Quilt Block Design Boards

I've wanted to have a stack of design boards for a long time. They're super handy for keeping track of the pieces whenever you have a block that you need to lay out before you can sew it. The fabric pieces stick to the batting, so you don't have to worry about anything getting mixed up!

To make them, I followed a two-part tutorial by Lori Holt at Bee in my Bonnet (part 1 and part 2). I biggie-sized my boards since most of the blocks I make finish at 12". Ideally, I think I would have made the boards 17" or 18", but to make the best use of my 32" x 40" foam core, I settled for 16" boards.

I really love how they turned out! I used my favorite colors to frame them, and I can't help smiling every time I look at them.

Tricks I Learned

As with any project, I learned some tricks along the way. If you're thinking about making a set of design boards, these tips should be a helpful addition to Lori's fabulous tutorial.

After I glued the batting to the front of the foam core, I cut the excess away with my 60mm rotary cutter. This gave me a much cleaner cut than scissors. To make sure I didn't catch the cutter on the foam core, I let the ruler hang over the edge ever so slightly.

Rather than trying to seal the ends of the strips with hot glue, I used Fray Check. This was much cleaner and easier. I started by spreading a little bit of Fray Check on the beginning of each strip. I let it dry before attaching the strips to the boards.

Since I made my boards 16" square, I needed two strips of fabric for each design board. I sewed them together to have one long strip. Rather than cutting it to length ahead of time, I trimmed the excess once I had made it all the way around. I just left myself a couple of inches overlap, and trimmed with scissors. Then I applied Fray Check to the end and let it dry before gluing the last little bit in place.

Toothpicks were a lifesaver for getting the edges to come out neatly. I had the best luck when I kept the glue gun on low, and applied it directly to the fabric (rather than applying it to the board). I smooshed the glue around with the tip of the gun to get a thin, even layer on the fabric, then I pressed the fabric down. While the glue was still warm, I would run the toothpick along the edge to fix any inconsistencies.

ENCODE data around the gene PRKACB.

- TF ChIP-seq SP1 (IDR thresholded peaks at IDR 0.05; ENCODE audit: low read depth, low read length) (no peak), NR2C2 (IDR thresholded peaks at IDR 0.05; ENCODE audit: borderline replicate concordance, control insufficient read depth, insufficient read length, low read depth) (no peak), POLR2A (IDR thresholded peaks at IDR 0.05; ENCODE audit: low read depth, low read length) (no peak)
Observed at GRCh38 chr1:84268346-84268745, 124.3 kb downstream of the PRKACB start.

The toothpick was also great for applying tiny drops of glue under any spots that weren't as secure as I would like them. I would put just a touch of glue directly on the toothpick, then carefully slip it under the fabric.

There isn't much room between the edge of the fabric and the foam core when you're gluing the front in place. I found that the stand for the glue gun kept getting in the way. I ended up putting the stand down and just resting the gun on a plate whenever I wasn't using it. This was 1000 times easier than dealing with the stand, but next time I would use a paper plate. This one was harder to clean than I anticipated (but I got it!).

Making a Board from Scraps

I've never been good at letting scraps go unused. When I was finished with my boards, I had four 8" pieces of foam core left, and just enough of the framing fabric to make it around one more 16" board. I cobbled it all together to make a fifth design board, and I think the scrappy one might just be my favorite. The bonus is that it's just as sturdy as the others! Since it turned out so well, I've included a tutorial for making a board from scraps.

Since I wanted the framing fabric to be evenly spaced around the board, I cut each strip to 17.5" before I started. Once they were cut, I applied Fray Check to each end and let it dry while I assembled the scraps of foam core.